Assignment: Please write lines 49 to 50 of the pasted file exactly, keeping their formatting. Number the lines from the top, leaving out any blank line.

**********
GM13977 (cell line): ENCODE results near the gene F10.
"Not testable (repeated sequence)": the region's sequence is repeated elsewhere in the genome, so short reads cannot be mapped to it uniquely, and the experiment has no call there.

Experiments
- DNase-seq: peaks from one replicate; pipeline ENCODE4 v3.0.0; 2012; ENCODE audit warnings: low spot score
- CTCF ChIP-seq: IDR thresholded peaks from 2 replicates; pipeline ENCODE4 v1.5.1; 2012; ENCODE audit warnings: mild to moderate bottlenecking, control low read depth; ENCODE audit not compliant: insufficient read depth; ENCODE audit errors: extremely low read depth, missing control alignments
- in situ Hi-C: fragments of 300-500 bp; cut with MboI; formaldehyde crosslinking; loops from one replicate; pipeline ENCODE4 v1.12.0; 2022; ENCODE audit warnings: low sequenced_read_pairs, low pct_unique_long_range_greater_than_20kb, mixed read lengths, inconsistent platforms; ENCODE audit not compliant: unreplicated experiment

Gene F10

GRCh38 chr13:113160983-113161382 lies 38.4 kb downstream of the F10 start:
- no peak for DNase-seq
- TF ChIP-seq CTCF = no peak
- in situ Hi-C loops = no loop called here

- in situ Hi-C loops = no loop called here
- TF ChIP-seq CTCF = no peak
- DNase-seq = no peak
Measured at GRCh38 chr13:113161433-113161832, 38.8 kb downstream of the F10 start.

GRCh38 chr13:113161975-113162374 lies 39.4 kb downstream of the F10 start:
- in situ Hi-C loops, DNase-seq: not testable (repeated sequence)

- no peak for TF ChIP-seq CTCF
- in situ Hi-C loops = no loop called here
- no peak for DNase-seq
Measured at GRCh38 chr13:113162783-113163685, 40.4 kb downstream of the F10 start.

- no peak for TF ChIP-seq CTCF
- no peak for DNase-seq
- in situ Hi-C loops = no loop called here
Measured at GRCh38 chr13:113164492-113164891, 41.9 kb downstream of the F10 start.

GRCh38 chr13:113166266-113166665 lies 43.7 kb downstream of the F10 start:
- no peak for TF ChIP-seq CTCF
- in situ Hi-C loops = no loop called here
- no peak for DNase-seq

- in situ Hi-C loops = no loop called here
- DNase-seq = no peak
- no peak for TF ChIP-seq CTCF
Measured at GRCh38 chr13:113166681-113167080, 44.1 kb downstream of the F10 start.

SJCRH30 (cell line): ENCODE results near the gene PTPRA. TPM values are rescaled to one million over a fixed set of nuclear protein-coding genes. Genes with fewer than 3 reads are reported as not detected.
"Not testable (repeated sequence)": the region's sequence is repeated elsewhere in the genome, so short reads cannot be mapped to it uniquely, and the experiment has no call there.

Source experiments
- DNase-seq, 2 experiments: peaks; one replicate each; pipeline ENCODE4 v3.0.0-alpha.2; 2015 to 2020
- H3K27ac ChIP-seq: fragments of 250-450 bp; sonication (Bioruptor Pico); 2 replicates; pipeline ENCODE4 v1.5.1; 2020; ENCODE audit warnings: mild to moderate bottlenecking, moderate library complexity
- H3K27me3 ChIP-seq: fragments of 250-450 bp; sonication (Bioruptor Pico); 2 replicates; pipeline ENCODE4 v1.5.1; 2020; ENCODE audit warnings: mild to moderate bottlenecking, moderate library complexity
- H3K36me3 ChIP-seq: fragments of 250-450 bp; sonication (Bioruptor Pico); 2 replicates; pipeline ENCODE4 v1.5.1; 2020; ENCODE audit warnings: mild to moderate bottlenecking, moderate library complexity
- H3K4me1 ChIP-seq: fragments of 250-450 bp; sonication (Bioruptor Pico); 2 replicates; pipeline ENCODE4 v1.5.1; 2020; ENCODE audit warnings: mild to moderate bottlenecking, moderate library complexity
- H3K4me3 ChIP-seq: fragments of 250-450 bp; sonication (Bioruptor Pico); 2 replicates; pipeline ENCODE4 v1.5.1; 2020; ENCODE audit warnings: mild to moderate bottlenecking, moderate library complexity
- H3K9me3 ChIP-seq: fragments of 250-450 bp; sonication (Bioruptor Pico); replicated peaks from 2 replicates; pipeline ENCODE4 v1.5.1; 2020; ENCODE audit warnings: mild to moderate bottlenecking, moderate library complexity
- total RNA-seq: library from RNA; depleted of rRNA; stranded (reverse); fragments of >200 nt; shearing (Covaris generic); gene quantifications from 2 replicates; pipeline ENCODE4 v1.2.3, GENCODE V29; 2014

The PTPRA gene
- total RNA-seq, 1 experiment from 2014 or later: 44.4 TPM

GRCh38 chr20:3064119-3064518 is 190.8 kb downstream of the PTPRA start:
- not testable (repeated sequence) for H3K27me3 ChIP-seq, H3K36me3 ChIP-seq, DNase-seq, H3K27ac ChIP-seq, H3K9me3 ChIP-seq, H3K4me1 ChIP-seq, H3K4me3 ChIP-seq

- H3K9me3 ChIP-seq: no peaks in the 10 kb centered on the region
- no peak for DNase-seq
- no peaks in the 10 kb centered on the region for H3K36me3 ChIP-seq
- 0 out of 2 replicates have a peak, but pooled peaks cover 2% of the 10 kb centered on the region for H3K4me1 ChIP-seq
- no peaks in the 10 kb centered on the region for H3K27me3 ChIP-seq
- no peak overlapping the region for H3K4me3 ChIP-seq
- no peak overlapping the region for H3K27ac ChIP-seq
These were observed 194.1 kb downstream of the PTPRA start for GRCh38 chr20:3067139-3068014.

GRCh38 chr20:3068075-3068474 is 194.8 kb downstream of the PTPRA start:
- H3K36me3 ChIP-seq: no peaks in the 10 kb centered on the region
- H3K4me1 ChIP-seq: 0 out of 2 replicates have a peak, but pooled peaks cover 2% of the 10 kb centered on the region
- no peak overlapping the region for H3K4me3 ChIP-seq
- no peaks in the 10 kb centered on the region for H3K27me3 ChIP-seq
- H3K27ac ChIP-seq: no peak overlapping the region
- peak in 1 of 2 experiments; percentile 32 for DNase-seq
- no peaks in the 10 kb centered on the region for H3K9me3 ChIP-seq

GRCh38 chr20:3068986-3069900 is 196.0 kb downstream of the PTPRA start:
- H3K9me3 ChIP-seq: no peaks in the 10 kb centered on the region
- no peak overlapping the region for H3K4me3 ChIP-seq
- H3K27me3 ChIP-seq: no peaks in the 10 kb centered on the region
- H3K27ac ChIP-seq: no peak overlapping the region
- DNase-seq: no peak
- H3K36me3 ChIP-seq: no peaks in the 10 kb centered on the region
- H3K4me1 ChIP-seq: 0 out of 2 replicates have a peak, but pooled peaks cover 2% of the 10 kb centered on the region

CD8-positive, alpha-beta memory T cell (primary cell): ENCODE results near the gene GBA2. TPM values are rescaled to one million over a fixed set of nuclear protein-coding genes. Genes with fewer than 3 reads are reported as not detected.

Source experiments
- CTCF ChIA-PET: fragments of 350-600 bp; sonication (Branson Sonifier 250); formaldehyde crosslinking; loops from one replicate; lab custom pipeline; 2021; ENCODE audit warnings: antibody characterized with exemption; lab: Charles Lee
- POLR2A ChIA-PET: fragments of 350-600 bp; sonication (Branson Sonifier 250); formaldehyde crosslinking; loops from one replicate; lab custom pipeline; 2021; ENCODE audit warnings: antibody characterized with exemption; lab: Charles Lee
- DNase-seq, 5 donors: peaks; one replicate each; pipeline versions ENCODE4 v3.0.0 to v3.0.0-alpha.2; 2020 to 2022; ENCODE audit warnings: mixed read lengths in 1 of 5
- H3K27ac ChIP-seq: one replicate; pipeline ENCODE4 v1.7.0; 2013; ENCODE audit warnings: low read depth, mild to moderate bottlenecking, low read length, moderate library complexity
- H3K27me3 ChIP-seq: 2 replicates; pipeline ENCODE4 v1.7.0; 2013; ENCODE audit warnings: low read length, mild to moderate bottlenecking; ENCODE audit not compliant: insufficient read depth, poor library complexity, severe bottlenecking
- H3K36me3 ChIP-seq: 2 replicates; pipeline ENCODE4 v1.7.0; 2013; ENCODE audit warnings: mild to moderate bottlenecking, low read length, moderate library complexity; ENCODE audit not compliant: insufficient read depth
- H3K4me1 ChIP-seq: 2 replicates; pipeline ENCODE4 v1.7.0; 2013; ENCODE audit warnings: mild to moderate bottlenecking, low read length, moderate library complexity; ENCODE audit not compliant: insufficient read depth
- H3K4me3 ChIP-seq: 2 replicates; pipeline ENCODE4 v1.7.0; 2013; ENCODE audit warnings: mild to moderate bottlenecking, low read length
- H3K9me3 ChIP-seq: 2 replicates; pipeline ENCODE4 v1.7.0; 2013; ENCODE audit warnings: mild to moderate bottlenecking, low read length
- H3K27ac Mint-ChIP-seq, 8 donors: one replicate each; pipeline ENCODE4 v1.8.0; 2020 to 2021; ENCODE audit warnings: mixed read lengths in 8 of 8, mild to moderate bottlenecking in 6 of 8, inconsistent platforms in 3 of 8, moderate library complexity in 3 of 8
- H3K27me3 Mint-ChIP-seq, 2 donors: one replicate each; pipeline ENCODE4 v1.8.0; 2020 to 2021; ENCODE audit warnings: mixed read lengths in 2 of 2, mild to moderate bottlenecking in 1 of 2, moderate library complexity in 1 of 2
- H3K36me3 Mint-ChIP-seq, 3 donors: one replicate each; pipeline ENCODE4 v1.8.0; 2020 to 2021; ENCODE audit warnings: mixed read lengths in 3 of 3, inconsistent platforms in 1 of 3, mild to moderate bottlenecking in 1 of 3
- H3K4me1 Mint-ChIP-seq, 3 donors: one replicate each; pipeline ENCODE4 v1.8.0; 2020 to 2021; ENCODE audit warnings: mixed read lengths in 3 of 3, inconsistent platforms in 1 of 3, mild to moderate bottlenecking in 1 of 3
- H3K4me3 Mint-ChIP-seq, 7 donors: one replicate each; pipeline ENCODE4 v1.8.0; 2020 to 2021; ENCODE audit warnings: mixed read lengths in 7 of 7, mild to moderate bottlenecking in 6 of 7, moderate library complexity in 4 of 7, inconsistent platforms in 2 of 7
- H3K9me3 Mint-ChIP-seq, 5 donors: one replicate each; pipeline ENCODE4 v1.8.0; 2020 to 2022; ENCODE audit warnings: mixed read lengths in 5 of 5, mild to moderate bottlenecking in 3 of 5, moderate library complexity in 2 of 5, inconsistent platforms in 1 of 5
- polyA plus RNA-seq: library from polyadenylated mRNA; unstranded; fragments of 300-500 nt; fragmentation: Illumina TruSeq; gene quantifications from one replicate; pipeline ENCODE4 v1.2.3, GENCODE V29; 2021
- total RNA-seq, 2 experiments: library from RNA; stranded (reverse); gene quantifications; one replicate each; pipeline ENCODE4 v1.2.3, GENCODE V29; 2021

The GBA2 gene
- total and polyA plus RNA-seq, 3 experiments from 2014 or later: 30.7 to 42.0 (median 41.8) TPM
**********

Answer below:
- H3K9me3 ChIP-seq: no peaks in the 10 kb centered on the region
- no peak for DNase-seq